Dubbed, the El Triunfo Absoluto, it honors F1 legend, Ayrton Senna.
It's safe to say that Ayrton Senna had a hell of a career. For a long time, he was the most dominant man in Formula 1. No one could beat him. He was, in a word, untouchable. We still think it's pretty audacious to name a car like the McLaren Senna after the man, even with a few years under the car's belt. Metal can't compare to the legacy of one of F1's icons. But that doesn't stop the Senna from being a pretty damn cool car.
At the end of the model run, McLaren refinished some of its "XP" cars. They were prototypes used in the development of the car. Then, they were redone and sold off to customers (for a pretty penny we might add), with each commemorating an iconic moment in Senna's Formula 1 career. Now, there's a fourth and final car: El Triunfo Absoluto.
If you're not up on your Spanish, it means "the absolute triumph." The car itself is a tribute to Senna's win at the 1989 Formula One Mexican Grand Prix. McLaren of Beverly Hills, who ordered the car for a customer, even got Macca (and Mexican) IndyCar driver Pato O'Ward to put it through its paces. You can watch that video above.
The car itself features a number of nods to the famous win on its bodywork, like the Mexican flag livery painted on the outside of the car. There's also a flag painted on the top of the active rear wing, a particularly nice touch.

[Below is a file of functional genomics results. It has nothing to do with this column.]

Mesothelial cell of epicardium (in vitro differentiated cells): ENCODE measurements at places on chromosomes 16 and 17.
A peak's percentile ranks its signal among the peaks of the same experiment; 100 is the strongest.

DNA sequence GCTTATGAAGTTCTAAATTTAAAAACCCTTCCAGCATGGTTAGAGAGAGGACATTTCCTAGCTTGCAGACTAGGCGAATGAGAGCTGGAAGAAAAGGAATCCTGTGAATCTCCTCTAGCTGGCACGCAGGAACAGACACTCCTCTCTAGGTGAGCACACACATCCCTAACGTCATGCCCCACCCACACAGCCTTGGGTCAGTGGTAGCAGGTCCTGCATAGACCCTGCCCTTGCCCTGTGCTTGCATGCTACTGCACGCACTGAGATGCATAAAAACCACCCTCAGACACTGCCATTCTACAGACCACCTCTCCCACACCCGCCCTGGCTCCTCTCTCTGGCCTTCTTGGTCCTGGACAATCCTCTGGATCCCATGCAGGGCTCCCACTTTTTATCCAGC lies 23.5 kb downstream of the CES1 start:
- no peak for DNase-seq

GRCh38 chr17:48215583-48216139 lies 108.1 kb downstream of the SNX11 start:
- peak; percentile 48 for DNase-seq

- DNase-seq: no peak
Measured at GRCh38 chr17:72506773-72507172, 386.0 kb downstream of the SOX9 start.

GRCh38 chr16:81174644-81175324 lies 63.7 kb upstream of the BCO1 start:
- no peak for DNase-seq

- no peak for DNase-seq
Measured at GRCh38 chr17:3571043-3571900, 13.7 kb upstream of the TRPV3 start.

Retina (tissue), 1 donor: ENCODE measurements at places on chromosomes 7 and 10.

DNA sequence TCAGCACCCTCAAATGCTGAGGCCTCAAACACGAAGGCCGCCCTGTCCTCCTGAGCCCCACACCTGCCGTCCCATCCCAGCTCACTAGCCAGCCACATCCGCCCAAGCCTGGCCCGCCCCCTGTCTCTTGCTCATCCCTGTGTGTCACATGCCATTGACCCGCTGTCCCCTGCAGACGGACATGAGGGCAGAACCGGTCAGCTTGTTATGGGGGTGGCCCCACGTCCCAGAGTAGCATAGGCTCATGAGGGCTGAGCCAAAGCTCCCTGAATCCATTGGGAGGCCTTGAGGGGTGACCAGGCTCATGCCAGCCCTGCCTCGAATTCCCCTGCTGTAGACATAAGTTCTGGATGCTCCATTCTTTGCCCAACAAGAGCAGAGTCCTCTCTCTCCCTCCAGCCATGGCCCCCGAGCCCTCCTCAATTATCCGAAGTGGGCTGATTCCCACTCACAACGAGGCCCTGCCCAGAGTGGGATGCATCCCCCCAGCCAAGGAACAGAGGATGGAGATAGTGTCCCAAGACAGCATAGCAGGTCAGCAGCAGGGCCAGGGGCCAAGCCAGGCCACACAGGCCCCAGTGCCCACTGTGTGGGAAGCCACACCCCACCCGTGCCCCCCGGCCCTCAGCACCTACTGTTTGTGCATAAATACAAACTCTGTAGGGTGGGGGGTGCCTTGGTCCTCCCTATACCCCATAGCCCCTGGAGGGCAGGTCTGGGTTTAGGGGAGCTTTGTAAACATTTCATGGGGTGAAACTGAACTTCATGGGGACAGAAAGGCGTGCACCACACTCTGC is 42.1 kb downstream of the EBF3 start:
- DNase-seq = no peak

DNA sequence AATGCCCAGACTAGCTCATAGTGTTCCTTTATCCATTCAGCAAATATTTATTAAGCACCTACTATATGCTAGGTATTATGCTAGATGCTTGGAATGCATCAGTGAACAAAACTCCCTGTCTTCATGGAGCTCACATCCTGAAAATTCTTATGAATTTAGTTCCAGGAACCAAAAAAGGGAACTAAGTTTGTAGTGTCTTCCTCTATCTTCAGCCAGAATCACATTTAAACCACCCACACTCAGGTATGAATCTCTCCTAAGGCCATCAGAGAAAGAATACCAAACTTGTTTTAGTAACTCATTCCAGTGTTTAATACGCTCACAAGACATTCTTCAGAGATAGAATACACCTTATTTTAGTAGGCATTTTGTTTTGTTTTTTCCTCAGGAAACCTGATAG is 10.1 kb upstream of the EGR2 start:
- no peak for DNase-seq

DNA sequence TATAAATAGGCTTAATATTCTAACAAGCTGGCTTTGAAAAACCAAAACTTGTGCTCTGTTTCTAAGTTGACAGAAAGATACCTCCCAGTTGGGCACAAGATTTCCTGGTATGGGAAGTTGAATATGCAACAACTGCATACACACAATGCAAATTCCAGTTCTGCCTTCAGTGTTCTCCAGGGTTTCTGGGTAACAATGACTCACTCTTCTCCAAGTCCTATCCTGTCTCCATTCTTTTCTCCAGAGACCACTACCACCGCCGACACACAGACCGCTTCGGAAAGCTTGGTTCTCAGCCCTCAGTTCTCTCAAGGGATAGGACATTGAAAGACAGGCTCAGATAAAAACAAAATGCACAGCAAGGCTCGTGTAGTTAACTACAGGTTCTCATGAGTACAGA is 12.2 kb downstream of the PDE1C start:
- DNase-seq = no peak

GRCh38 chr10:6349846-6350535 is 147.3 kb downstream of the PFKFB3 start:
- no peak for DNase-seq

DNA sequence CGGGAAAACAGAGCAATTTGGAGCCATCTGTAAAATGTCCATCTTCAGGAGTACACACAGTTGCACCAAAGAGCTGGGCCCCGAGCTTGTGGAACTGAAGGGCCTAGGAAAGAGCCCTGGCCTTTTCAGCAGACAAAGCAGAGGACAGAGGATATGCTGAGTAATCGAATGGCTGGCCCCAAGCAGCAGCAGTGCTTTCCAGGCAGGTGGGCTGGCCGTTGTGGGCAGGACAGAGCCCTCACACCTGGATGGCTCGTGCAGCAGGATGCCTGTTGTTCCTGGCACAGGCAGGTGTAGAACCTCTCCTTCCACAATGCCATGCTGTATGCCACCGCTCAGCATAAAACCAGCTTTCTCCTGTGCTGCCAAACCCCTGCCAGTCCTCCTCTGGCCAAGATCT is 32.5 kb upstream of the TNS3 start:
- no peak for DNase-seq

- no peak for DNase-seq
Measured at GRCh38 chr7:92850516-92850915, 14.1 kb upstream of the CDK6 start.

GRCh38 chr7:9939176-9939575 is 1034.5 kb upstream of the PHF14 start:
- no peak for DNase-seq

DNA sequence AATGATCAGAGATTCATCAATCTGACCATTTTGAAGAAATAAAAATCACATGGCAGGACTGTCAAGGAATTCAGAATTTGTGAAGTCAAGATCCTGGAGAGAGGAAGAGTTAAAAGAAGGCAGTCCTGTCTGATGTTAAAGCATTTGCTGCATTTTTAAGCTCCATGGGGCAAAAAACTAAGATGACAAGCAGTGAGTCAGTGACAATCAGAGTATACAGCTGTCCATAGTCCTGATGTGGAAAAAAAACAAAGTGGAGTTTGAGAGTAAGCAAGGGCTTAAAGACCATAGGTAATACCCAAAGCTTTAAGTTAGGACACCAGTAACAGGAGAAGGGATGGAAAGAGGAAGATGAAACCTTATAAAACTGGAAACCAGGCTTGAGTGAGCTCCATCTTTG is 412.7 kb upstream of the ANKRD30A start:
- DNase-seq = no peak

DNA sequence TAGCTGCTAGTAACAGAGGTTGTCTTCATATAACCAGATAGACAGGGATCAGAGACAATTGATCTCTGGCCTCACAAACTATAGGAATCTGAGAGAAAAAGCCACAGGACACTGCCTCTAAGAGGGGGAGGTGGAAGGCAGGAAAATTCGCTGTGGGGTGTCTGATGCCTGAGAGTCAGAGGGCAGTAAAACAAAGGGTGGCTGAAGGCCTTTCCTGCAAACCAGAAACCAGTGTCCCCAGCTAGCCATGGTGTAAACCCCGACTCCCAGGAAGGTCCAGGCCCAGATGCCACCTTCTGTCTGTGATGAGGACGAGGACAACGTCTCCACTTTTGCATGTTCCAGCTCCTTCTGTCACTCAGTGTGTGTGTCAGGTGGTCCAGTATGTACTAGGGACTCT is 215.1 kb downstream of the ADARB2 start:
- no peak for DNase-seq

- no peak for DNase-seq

Senna's signature features under the driver's side light housing, as well as in the door sills of the car, where a motif of a victorious Ayrton is airbrushed over a Mexican flag. Call it gaudy if you want, we think it's a great (likely unintentional) nod to lowrider culture, which features prominently in Latino/a automotive circles.
Inside, the leather and carbon buckets are stitched in red and white, another Mexican GP nod. Like the other XP tribute Sennas, a flag is stitched into the headrest with the car's name underneath. Other white, red and green color accents feature throughout the interior, but the carbon wheel is the piece de resistance. It features a center mark at the wheel's 12 o'clock position with the red, green, and white stripes of the Mexican flag.
Calling the Senna pretty is a stretch, but the livery certainly helps bring the car to life. And having Pato drive it around The Thermal Club is a great send-off for one of the greats.